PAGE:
The U.S. economy depends a great deal on auto manufacturing for its strength. But in 2008, two of America’s largest car companies, General Motors and Chrysler were in the tank. The U.S. government stepped in and taxpayers became temporary and unwilling owners of both GM and Chrysler. Ford, the third major American carmaker, bailed itself out in the old fashioned bootstrap method of mortgaging their own property and making a narrow escape.
The “Big Three” of American carmakers became the “Big Two” since, as the result of the deep recession of 2008-2009, the government handed Chrysler off to Italian carmaker Fiat. Fiat currently owns all of the former Chrysler brand but still banks on successful former American brand names like Jeep.
The United Auto Workers delivered a lot of swag to American auto workers-higher than average wages, fantastic pensions, empowerment in the workplace-but the one thing it could not deliver was continued success for GM and Chrysler. When revenue outflow becomes greater than revenue inflow, the worker eventually loses as the companies go bankrupt as GM and Chrysler did.
The power of the giant auto worker’s union is being tested in Tennessee now where workers in the Chattanooga Volkswagen plan are voting this week on whether or not to join the United Auto Workers Union. Automotive News reports that 1500 workers at the Chattanooga plant will be affected, but that the vote could affect U.S. plants of BMW, Daimler, plus Japanese and Korean manufacturers who also make cars in the South.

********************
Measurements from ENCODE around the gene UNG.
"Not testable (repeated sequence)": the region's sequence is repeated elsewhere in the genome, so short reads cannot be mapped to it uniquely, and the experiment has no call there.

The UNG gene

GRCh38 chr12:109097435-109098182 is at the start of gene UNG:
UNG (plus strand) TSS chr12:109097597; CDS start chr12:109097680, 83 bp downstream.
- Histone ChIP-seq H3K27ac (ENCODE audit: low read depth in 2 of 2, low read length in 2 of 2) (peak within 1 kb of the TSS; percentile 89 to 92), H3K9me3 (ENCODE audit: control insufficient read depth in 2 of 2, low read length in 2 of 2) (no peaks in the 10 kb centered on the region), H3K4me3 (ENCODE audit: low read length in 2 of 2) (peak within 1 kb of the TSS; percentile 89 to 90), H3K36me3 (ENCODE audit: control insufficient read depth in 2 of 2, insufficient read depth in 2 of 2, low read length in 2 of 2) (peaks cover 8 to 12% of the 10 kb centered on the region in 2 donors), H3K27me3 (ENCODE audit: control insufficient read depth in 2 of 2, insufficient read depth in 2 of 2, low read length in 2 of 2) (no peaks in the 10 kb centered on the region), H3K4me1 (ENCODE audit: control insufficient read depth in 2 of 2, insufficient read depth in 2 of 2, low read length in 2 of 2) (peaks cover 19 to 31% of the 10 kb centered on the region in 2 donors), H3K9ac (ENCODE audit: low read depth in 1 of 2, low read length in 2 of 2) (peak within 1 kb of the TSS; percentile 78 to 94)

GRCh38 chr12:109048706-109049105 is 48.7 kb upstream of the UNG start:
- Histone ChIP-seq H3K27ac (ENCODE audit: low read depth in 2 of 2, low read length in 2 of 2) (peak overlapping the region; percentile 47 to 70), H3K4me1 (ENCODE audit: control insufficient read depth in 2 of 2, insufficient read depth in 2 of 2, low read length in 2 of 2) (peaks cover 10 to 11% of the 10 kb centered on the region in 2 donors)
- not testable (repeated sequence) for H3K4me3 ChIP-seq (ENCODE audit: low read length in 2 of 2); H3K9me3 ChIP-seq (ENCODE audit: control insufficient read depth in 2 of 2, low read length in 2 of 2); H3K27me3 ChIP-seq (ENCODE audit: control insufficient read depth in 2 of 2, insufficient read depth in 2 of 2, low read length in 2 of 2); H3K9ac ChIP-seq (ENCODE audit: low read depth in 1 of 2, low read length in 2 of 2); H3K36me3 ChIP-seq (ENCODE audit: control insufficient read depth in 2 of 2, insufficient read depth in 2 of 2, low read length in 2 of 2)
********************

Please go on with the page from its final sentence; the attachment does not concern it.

We are not in the early days of the industrial revolution. Modern manufacturers have recognized that worker input is necessary to higher efficiencies in manufacturing and to employee loyalty. Wages In the non-union foreign owned auto manufacturing plants in the South are higher than average and benefits are generous.
It is not coincidental that car companies, foreign or domestic, do not establish new plants in states like heavily unionized New York. In fact, gravity pulls car companies to the South where right-to-work laws give workers a full menu of choice.
The irony in the upcoming Volkswagen vote is that Volkswagen is in favor of creating a worker’s council where both union and management will decide together on the best practices and happiest outcomes for the manufacturing of successful marques like Volkswagen Passat.
One would think a worker-management council could be easily built. But anyone who thinks that doesn’t know American labor law. U. S. labor law, written mainly by the auto worker’s union and their champions in congress, forbids the establishment of such councils unless it is under the auspices of an contract made with the UAW.